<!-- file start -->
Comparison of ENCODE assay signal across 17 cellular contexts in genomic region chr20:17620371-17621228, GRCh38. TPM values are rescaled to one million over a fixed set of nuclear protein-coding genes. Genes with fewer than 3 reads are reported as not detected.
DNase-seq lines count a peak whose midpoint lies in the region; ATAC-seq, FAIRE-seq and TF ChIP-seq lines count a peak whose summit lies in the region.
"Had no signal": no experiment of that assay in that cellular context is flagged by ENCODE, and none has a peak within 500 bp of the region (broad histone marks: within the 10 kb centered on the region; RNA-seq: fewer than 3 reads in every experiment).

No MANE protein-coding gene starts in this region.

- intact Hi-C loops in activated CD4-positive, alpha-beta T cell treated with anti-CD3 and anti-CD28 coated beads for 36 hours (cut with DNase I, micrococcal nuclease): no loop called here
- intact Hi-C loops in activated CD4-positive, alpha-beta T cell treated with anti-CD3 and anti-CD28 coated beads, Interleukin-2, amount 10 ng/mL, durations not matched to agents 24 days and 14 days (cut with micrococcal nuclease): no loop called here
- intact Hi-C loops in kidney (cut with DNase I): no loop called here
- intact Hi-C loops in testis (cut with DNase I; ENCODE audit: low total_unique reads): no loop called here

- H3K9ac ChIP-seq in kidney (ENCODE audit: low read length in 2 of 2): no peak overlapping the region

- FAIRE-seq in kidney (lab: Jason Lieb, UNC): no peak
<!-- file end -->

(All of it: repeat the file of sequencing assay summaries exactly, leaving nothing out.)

Comparison of ENCODE assay signal across 17 cellular contexts in genomic region chr20:17620371-17621228, GRCh38. TPM values are rescaled to one million over a fixed set of nuclear protein-coding genes. Genes with fewer than 3 reads are reported as not detected.
DNase-seq lines count a peak whose midpoint lies in the region; ATAC-seq, FAIRE-seq and TF ChIP-seq lines count a peak whose summit lies in the region.
"Had no signal": no experiment of that assay in that cellular context is flagged by ENCODE, and none has a peak within 500 bp of the region (broad histone marks: within the 10 kb centered on the region; RNA-seq: fewer than 3 reads in every experiment).

No MANE protein-coding gene starts in this region.

- intact Hi-C loops in activated CD4-positive, alpha-beta T cell treated with anti-CD3 and anti-CD28 coated beads for 36 hours (cut with DNase I, micrococcal nuclease): no loop called here
- intact Hi-C loops in activated CD4-positive, alpha-beta T cell treated with anti-CD3 and anti-CD28 coated beads, Interleukin-2, amount 10 ng/mL, durations not matched to agents 24 days and 14 days (cut with micrococcal nuclease): no loop called here
- intact Hi-C loops in kidney (cut with DNase I): no loop called here
- intact Hi-C loops in testis (cut with DNase I; ENCODE audit: low total_unique reads): no loop called here

- H3K9ac ChIP-seq in kidney (ENCODE audit: low read length in 2 of 2): no peak overlapping the region

- FAIRE-seq in kidney (lab: Jason Lieb, UNC): no peak